So in my post-surgery survey of places in West Cornwall that I can get to with minimum walking and maximum outdoorsy effect, Sandsifter has gone straight in at number one (can’t comment on food yet, only had a hot chocolate).
Plus, the outdoor chairs have GREAT lumbar support (below)! As fellow haters of bench seating will know, this is a rare find indeed.
Where oh where would we be without the Penzance Arts Club?
A little while back, the lovely Emily Evans and Harry Gordon-Smith took over the Club (after rumours of a boutique hotel) – located in the instantly memorable old mansion, once the Portuguese embassy, at the bottom of Chapel Street.
I say instantly memorable because, although I only visited Penzance maybe once as a child (for a Kneehigh Theatre production at the Acorn – we have to save it!), the extravagant seaside mansion and its intriguing side entrance etched themselves on my memory.
Let’s be honest, the restaurant situation in Penzance is pretty dire at the moment – I really love a chilli and chorizo pizza and a pint of Otter in the Crown, occasionally get a Curry Corner or Sukothai takeout (both good & friendly) and I stop for a Corona and some tapas at Mackerel Sky now and again but there’s really not much else cooking.
Or at least there wasn’t until the Dining Room at the Penzance Arts Club opened a few weeks back. I made it over last weekend to try it out and it’s brilliant – and *very big cheer* it’s priced with locals in mind. The room is pure shabby chic, with sweet French perfume bottles as mini vases, simple rustic furniture and white tablecloths, and Breon O’Casey paintings on the walls.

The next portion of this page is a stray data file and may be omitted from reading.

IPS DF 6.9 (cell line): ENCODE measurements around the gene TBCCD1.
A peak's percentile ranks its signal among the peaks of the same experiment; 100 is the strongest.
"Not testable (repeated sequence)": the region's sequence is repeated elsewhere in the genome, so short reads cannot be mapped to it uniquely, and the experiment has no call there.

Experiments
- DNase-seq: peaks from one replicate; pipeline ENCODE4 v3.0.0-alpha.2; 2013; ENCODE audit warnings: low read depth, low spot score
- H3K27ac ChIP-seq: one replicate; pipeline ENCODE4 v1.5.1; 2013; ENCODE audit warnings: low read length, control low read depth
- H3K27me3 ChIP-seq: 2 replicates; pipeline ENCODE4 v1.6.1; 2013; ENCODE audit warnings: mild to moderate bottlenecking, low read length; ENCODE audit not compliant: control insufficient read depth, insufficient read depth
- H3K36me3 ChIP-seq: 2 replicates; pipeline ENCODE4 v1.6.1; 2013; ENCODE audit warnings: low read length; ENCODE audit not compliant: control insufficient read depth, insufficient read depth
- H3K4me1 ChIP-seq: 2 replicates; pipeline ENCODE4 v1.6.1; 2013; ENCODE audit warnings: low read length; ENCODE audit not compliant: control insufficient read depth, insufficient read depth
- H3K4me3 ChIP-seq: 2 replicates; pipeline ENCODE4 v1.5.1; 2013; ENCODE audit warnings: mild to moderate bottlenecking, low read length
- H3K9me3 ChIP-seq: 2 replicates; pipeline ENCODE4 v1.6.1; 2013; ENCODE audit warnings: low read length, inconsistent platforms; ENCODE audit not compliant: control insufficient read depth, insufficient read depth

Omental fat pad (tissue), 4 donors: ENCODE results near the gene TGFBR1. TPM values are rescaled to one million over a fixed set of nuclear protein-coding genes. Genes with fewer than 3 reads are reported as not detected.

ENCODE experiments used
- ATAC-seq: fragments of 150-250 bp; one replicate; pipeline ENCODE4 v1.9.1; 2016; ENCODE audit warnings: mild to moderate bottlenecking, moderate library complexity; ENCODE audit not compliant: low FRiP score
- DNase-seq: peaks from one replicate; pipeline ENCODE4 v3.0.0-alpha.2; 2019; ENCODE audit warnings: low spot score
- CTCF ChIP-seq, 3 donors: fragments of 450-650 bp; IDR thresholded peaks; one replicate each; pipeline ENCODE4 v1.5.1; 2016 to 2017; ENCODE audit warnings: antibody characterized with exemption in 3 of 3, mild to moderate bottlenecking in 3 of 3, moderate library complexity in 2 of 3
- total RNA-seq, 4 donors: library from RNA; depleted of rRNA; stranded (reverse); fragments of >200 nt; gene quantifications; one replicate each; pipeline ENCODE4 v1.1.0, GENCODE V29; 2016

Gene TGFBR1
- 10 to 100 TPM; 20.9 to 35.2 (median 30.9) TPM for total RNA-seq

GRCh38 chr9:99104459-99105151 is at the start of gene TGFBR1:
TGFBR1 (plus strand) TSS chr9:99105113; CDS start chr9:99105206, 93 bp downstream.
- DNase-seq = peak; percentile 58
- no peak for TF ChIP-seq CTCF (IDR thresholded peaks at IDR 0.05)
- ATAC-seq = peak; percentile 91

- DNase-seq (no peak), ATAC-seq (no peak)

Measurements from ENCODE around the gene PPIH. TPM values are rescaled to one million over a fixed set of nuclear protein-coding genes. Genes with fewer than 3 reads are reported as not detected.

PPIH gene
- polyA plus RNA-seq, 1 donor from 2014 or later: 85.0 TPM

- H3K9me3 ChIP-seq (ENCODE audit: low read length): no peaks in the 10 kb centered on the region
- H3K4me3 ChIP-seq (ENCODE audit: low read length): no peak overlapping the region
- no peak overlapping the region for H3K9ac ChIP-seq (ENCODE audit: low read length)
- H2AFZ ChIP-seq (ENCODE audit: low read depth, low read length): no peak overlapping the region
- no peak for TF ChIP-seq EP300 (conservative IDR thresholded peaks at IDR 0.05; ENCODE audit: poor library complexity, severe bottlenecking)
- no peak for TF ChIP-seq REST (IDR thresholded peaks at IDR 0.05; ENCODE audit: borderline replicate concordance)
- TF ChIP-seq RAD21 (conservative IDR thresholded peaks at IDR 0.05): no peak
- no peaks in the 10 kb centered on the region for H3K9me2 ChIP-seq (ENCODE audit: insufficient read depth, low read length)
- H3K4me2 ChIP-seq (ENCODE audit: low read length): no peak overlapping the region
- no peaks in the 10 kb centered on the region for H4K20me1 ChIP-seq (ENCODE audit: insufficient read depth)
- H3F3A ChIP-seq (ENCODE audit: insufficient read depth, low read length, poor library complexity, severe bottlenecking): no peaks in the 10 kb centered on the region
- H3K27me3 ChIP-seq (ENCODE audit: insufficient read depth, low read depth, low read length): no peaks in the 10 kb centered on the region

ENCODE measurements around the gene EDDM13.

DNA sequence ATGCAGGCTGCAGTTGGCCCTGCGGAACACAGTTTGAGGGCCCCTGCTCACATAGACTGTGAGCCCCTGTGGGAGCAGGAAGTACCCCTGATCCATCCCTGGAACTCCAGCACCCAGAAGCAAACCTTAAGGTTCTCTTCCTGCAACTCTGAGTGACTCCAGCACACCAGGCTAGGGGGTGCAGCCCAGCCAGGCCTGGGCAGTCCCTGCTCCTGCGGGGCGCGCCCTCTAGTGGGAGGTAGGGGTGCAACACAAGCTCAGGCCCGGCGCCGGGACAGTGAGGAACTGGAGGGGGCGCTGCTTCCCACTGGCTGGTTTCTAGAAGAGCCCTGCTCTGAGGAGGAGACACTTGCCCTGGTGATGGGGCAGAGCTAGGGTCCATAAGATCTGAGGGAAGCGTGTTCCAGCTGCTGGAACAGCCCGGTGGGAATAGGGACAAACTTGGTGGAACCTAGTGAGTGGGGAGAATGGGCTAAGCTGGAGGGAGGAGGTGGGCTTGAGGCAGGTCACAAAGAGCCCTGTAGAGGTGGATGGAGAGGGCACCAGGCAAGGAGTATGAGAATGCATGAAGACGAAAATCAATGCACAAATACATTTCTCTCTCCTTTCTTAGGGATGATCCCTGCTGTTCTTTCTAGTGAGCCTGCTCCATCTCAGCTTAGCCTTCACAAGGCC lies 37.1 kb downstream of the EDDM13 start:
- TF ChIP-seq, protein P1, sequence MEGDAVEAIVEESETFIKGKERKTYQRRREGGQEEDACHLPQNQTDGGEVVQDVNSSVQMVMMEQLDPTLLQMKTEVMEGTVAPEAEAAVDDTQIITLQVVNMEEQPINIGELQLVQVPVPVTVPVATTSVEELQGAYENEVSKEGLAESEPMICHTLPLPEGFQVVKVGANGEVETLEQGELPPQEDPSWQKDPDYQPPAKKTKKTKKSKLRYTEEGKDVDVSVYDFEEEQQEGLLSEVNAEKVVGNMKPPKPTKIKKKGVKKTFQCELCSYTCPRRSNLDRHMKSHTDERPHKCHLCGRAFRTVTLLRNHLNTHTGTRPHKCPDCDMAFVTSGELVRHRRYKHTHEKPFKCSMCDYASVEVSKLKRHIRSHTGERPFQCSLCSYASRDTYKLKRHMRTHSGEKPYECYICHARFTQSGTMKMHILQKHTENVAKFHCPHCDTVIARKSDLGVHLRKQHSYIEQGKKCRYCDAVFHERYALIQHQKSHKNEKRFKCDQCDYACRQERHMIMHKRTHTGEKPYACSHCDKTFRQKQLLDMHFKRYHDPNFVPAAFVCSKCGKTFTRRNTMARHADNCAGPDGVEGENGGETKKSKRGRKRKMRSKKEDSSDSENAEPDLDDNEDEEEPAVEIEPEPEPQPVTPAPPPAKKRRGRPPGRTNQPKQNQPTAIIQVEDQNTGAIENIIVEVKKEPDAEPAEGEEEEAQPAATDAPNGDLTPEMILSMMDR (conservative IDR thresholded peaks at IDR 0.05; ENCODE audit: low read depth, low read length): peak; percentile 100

Check out the colours in the food – it looks like an abstract art canvas! The chef makes extensive use of Dan the Potager’s salad boxes, which are stuffed with bright, wild greens, and lots of edible flowers.
Bruschetta, giant prawns with aoili and fishcakes were all fantastic – oh, and we met a nicely sticky end with limoncello cake and cream topped with roasted almonds. There are worse ways to go.
Penzance Arts Club, Chapel Street, 01736 363 761/www.penzanceartsclub.co.uk
A bit like the paladares of Cuba or the puertas cerradas (meaning literally ‘closed door’) of Buenos Aires, ‘home-restaurants’ are taking off in the UK, particularly in London. I was holidaying in the distant capital at the weekend and I had the good fortune to be invited to Secret Kitchen, a monthly restaurant run by North London mega-foodie (and author of Eat Slow Britain) Anna Colquhoun.